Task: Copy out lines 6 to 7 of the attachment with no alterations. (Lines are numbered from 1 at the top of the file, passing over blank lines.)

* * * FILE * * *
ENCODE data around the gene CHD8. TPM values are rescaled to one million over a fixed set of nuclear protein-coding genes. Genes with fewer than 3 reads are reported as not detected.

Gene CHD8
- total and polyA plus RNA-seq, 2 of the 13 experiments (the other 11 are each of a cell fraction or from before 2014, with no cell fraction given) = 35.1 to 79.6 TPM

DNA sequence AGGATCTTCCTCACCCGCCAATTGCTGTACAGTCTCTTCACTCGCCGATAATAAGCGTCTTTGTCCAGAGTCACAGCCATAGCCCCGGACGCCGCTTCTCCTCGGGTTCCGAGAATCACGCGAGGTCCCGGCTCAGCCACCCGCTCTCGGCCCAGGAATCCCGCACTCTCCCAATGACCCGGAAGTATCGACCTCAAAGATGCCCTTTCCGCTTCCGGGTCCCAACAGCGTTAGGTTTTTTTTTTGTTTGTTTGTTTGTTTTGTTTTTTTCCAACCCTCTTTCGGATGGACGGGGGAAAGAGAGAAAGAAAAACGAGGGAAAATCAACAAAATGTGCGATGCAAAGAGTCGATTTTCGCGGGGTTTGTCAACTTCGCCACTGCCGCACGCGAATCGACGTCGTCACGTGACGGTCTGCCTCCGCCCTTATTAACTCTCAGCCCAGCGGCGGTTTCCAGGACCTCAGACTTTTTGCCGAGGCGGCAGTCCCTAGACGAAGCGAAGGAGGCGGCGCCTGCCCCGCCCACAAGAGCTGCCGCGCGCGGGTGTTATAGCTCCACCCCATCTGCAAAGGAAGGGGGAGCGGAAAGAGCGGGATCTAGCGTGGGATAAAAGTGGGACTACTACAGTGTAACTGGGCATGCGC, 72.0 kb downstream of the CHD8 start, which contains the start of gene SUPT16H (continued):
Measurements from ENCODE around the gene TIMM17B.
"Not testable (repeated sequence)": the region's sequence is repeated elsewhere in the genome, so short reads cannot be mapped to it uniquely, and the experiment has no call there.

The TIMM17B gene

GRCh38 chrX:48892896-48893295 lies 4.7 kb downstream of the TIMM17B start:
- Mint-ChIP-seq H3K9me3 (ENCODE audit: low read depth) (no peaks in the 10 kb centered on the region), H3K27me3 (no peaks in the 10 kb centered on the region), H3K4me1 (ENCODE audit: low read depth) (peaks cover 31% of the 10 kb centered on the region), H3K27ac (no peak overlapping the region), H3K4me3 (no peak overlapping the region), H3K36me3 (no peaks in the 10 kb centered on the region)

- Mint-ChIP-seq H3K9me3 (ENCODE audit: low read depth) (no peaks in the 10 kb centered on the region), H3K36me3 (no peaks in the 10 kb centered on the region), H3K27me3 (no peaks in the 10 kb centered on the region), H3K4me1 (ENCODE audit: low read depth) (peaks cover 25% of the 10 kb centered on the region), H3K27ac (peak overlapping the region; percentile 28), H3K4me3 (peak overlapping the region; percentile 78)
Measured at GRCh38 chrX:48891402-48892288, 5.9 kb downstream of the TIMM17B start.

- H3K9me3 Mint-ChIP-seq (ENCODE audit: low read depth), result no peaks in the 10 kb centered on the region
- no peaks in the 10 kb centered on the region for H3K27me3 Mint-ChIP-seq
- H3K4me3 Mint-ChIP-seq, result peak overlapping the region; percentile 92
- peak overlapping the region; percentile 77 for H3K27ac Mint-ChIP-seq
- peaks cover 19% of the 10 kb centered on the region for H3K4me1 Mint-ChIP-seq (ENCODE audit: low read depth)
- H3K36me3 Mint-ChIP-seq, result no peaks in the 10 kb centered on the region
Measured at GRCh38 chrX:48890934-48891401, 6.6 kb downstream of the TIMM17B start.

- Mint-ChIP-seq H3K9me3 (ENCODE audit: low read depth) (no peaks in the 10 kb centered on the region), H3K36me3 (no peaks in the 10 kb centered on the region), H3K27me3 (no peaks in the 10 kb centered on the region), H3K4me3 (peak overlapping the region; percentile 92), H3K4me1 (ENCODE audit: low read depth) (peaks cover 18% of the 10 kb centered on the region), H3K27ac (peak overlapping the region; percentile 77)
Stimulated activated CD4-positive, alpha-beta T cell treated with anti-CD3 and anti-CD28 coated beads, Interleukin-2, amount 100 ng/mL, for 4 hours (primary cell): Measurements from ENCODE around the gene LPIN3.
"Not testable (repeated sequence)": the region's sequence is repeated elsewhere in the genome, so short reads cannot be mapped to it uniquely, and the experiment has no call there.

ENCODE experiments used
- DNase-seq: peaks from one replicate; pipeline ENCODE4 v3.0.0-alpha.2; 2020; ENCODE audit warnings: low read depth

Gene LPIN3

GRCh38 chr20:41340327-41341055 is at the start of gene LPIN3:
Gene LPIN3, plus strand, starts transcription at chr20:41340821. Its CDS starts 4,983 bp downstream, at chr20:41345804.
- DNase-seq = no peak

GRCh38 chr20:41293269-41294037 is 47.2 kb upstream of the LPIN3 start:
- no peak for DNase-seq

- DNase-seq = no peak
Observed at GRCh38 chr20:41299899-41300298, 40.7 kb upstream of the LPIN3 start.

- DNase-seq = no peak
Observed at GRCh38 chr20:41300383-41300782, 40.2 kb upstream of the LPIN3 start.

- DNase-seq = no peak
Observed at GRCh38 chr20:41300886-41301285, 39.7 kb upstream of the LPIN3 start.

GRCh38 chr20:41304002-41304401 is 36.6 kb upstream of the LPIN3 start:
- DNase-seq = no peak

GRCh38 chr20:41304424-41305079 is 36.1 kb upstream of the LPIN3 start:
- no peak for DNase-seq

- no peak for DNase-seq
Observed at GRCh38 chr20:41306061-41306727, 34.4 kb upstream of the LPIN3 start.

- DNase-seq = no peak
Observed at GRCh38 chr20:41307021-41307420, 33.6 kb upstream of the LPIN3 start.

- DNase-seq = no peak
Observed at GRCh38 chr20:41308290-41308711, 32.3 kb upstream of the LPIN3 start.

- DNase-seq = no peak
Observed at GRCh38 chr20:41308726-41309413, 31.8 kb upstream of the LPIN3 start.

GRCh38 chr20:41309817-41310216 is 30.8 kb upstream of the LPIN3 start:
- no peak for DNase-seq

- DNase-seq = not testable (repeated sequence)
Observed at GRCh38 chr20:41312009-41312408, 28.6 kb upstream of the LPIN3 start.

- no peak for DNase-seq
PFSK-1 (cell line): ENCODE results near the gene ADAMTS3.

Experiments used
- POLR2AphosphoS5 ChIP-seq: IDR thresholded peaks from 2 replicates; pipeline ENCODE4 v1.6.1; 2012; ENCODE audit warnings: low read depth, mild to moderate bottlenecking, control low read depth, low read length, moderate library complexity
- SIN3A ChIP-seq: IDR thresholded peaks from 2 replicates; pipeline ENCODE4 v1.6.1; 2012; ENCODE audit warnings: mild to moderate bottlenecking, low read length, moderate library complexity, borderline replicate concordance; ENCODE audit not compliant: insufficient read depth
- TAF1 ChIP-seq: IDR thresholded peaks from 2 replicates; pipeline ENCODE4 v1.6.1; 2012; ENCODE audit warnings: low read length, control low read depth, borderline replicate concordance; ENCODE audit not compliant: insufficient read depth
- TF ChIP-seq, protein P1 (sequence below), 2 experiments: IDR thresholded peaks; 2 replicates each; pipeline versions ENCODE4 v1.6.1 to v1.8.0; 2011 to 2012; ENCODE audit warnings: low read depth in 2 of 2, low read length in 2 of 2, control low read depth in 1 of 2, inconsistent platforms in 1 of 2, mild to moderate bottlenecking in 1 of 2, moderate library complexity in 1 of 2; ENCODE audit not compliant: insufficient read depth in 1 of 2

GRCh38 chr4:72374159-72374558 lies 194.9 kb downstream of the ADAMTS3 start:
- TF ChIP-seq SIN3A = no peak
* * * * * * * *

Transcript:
"Not testable (repeated sequence)": the region's sequence is repeated elsewhere in the genome, so short reads cannot be mapped to it uniquely, and the experiment has no call there.

The TIMM17B gene